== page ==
Cutting Edge Exhibit Down by the Riverside
by Betsy Miller
Picture Shirley Bassey singing her hit song This is My Life in one of her dramatic costumes. Now imagine her singing the same song at different points in her career, all captured on video that has been fragmented by an artist, who further fractures the images with disco ball mirrors and projections on uneven brick walls. This is a rough description of a kaleidoscopic piece by Conrad Ventur, one of 51 artists who will be participating in NADA Hudson, an art exhibition taking place at the Basilica on July 30 and 31.
Heather Hubbs, Director of NADA, the New Art Dealers Alliance, says of the membership, “They are art professionals who share resources, networking, and education opportunities.” The exhibition in Hudson will include sculpture, installations, videos and performance pieces and will occupy nearly 8,000 square feet of indoor space, the theater and over 10,000 square feet of outdoor space as well. Artists from the U.S., Canada and Europe will be showing, several having developed site-specific works for this show.
The site was suggested by NADA Vice President James Fuentes, who heard about it from one of the artists he represents, sculptor Bill Stone, a co-owner of the Basilica. Other principals in the Basilica are Stone’s son, the filmmaker Tony Stone, Tony’s partner, the musician and performance artist Melissa Auf Der Maur, and Bill’s wife, Nancy Stone, a ceramicist.
“It made a lot of sense,” says Hubbs. “The Basilica is across from the Hudson train station. The town is close by, walkable, and has a large number of art galleries. We think it’s an easy way for folks to get out of New York City for a couple days and see some great art.”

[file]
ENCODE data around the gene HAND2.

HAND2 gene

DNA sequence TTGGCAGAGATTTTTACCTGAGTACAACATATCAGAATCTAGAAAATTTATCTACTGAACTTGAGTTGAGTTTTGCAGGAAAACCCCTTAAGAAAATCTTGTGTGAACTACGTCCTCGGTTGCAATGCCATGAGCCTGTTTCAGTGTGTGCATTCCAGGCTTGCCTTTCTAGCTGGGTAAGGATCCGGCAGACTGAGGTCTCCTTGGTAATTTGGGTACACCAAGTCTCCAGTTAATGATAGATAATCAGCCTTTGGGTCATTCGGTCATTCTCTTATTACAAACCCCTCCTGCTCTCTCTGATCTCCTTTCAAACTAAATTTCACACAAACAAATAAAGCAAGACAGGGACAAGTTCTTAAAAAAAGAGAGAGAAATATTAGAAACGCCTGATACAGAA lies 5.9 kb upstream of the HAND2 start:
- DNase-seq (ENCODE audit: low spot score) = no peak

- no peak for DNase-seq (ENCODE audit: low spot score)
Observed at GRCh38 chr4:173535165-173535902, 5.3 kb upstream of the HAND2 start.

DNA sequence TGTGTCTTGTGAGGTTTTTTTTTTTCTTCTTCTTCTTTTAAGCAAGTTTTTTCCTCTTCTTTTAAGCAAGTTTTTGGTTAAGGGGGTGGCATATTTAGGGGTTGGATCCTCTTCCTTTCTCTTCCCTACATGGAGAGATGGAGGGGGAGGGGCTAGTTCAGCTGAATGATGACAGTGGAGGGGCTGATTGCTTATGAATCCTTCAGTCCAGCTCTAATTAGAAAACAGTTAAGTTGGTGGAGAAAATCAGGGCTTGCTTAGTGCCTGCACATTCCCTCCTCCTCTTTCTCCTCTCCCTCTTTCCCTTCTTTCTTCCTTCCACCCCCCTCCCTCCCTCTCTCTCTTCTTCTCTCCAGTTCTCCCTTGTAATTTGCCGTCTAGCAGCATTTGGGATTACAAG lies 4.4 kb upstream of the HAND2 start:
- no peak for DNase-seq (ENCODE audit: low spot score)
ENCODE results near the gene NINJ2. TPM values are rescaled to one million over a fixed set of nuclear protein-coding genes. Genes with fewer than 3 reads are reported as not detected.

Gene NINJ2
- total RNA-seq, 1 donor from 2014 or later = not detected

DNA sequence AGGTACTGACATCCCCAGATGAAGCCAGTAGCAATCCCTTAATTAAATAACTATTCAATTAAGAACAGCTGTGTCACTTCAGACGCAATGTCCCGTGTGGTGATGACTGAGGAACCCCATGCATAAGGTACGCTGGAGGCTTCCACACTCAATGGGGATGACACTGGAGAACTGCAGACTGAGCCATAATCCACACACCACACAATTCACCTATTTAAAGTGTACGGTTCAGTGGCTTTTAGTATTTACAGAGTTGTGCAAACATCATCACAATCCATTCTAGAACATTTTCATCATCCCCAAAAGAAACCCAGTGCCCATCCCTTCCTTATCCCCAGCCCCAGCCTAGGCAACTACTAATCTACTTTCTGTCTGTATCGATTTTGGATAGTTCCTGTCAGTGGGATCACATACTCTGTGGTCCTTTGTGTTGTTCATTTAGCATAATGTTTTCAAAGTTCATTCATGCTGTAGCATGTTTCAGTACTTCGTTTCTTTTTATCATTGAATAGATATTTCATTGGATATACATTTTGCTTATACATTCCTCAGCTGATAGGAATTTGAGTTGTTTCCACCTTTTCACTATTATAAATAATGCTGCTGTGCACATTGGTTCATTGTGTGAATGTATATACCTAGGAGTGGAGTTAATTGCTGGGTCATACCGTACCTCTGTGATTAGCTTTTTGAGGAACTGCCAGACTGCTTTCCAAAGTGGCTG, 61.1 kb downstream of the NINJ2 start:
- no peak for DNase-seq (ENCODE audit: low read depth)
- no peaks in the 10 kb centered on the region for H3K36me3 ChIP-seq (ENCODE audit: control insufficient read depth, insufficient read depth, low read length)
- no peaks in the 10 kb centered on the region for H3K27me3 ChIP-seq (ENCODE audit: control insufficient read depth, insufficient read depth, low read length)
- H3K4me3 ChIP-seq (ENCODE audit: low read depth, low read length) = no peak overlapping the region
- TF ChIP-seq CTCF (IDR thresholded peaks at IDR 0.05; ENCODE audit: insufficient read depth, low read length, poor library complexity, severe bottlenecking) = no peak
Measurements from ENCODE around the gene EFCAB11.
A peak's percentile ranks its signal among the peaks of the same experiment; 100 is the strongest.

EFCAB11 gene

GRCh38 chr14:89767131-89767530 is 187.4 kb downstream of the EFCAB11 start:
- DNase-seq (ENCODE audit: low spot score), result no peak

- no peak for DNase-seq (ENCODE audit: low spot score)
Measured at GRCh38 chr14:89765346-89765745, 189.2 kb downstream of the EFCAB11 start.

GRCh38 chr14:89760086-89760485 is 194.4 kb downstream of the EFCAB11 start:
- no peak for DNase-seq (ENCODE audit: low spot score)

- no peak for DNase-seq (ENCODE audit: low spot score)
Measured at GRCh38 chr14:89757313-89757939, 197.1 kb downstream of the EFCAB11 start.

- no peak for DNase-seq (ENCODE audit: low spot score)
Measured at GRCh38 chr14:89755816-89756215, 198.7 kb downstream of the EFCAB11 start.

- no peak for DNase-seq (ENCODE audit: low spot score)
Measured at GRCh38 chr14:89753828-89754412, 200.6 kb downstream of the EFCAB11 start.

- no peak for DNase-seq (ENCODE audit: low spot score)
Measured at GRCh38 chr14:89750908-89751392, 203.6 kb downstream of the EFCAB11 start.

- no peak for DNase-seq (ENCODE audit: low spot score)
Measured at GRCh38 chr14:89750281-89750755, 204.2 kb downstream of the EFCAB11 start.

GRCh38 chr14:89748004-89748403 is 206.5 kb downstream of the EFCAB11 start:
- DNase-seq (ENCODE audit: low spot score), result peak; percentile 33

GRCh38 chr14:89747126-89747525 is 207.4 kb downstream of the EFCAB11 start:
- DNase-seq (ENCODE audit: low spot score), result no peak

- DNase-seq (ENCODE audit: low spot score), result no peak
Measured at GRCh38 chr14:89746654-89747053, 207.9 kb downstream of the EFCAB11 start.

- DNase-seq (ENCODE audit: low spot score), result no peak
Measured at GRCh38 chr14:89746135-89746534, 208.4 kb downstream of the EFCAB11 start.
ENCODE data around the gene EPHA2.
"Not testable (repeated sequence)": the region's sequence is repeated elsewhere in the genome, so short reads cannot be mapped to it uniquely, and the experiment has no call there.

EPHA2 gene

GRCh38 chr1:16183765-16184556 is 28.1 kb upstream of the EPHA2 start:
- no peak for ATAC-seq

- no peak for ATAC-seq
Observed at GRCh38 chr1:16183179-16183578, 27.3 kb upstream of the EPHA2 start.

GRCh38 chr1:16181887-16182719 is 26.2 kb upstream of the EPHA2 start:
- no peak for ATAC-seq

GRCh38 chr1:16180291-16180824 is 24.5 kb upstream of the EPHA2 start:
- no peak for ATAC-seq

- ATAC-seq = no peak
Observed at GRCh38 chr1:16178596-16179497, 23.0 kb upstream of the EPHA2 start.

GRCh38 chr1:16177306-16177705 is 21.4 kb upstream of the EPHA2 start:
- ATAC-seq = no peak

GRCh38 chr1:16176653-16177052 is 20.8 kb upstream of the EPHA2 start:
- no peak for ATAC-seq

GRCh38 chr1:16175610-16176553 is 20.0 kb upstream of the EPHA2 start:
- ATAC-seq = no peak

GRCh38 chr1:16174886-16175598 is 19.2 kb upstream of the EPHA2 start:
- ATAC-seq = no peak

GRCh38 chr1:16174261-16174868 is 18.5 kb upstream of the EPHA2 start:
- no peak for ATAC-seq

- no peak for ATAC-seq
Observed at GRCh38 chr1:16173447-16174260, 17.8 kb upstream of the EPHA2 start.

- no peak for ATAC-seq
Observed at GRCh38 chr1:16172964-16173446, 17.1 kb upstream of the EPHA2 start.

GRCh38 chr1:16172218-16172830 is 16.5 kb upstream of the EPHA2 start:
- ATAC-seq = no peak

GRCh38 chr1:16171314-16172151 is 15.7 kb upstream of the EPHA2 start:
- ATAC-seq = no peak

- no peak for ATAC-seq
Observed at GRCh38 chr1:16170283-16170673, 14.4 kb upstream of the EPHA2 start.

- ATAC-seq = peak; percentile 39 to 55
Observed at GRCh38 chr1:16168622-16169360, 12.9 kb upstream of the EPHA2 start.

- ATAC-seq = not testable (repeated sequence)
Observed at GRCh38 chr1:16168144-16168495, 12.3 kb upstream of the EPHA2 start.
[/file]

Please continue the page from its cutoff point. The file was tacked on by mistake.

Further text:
Auf Der Maur is hoping to build this event into a destination “like Art Basil Miami.”—a lofty ambition considering that NADA Miami, in its 8th year, attracts 20,000 people annually whereas Art Basel Miami draws 46,000.
Though they’ve already held several events at the Basilica, the co-owners consider the NADA art fair to be their official “soft opening.” They’ve done a lot of prep—installing a crowd-sized restroom, to name just one upgrade. But there is still plenty to be done, including a planned exterior landscaping that promises to link the picturesque 19th-century industrial site to its view, a glorious sweep of the Hudson River and the Catskills. “Nancy [Stone] has an incredible garden in Germantown,” says Auf Der Maur. “She’s planning on making the surroundings here just as spectacular.”
The Basilica has a number of events scheduled for the remainder of this year, including the Hudson MusicFest in August, film nights with Director Q & As, and fundraisers for the Opera House and Walking the Dog Theatre. At the moment, however, the owners are focusing on NADA Hudson, which is expected to draw thousands of people to their doors.
“I read a statistic that 70% of the artists in the New York Art Biennial were from New York State and of those, 50% were based upstate,” Auf Der Maur says. “That says a lot about the New York art scene. We think the art world is gravitating towards Hudson.” Using the Basilica as a hub for this creative community is exactly what the owners have in mind. “We have an incredible investment in this waterfront property. With our blood, sweat and tears, we are hoping to build a beautiful creative community down here.”
110 S. Front Street, Hudson
Saturday & Sunday, July 30 & 31; 11 a.m. – 7 p.m.